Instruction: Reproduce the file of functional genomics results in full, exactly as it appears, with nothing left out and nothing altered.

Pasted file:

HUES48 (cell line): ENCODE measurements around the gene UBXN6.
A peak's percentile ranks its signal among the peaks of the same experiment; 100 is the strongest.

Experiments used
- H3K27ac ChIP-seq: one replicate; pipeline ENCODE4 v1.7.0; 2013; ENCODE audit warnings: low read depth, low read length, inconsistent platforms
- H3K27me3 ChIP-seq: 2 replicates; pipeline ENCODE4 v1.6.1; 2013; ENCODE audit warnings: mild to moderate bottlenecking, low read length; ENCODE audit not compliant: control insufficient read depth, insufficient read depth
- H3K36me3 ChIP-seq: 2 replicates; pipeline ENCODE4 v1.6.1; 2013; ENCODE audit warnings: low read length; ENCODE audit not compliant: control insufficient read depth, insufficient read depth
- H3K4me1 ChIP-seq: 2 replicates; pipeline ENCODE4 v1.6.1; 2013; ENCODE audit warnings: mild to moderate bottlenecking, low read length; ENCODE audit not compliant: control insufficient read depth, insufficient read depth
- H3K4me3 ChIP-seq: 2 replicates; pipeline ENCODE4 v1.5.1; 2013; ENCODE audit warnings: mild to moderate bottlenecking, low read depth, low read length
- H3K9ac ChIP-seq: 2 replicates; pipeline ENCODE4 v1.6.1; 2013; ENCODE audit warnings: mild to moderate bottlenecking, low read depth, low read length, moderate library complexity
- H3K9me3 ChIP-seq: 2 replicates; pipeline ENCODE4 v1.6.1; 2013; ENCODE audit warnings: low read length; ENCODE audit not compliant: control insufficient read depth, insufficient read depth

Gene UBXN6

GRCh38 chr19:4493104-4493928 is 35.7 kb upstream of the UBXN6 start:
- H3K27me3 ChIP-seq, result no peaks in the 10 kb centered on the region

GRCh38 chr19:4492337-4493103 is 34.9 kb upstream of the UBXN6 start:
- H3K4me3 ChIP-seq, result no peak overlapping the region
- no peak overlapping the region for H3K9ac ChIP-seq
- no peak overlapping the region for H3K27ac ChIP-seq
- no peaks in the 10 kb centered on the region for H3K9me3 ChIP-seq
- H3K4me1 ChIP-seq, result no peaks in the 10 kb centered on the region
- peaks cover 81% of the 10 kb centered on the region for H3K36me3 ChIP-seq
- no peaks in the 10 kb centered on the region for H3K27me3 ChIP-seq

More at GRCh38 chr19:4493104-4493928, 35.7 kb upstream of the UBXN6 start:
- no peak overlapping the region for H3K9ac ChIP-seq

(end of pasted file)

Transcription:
HUES48 (cell line): ENCODE measurements around the gene UBXN6.
A peak's percentile ranks its signal among the peaks of the same experiment; 100 is the strongest.

Experiments used
- H3K27ac ChIP-seq: one replicate; pipeline ENCODE4 v1.7.0; 2013; ENCODE audit warnings: low read depth, low read length, inconsistent platforms
- H3K27me3 ChIP-seq: 2 replicates; pipeline ENCODE4 v1.6.1; 2013; ENCODE audit warnings: mild to moderate bottlenecking, low read length; ENCODE audit not compliant: control insufficient read depth, insufficient read depth
- H3K36me3 ChIP-seq: 2 replicates; pipeline ENCODE4 v1.6.1; 2013; ENCODE audit warnings: low read length; ENCODE audit not compliant: control insufficient read depth, insufficient read depth
- H3K4me1 ChIP-seq: 2 replicates; pipeline ENCODE4 v1.6.1; 2013; ENCODE audit warnings: mild to moderate bottlenecking, low read length; ENCODE audit not compliant: control insufficient read depth, insufficient read depth
- H3K4me3 ChIP-seq: 2 replicates; pipeline ENCODE4 v1.5.1; 2013; ENCODE audit warnings: mild to moderate bottlenecking, low read depth, low read length
- H3K9ac ChIP-seq: 2 replicates; pipeline ENCODE4 v1.6.1; 2013; ENCODE audit warnings: mild to moderate bottlenecking, low read depth, low read length, moderate library complexity
- H3K9me3 ChIP-seq: 2 replicates; pipeline ENCODE4 v1.6.1; 2013; ENCODE audit warnings: low read length; ENCODE audit not compliant: control insufficient read depth, insufficient read depth

Gene UBXN6

GRCh38 chr19:4493104-4493928 is 35.7 kb upstream of the UBXN6 start:
- H3K27me3 ChIP-seq, result no peaks in the 10 kb centered on the region

GRCh38 chr19:4492337-4493103 is 34.9 kb upstream of the UBXN6 start:
- H3K4me3 ChIP-seq, result no peak overlapping the region
- no peak overlapping the region for H3K9ac ChIP-seq
- no peak overlapping the region for H3K27ac ChIP-seq
- no peaks in the 10 kb centered on the region for H3K9me3 ChIP-seq
- H3K4me1 ChIP-seq, result no peaks in the 10 kb centered on the region
- peaks cover 81% of the 10 kb centered on the region for H3K36me3 ChIP-seq
- no peaks in the 10 kb centered on the region for H3K27me3 ChIP-seq

More at GRCh38 chr19:4493104-4493928, 35.7 kb upstream of the UBXN6 start:
- no peak overlapping the region for H3K9ac ChIP-seq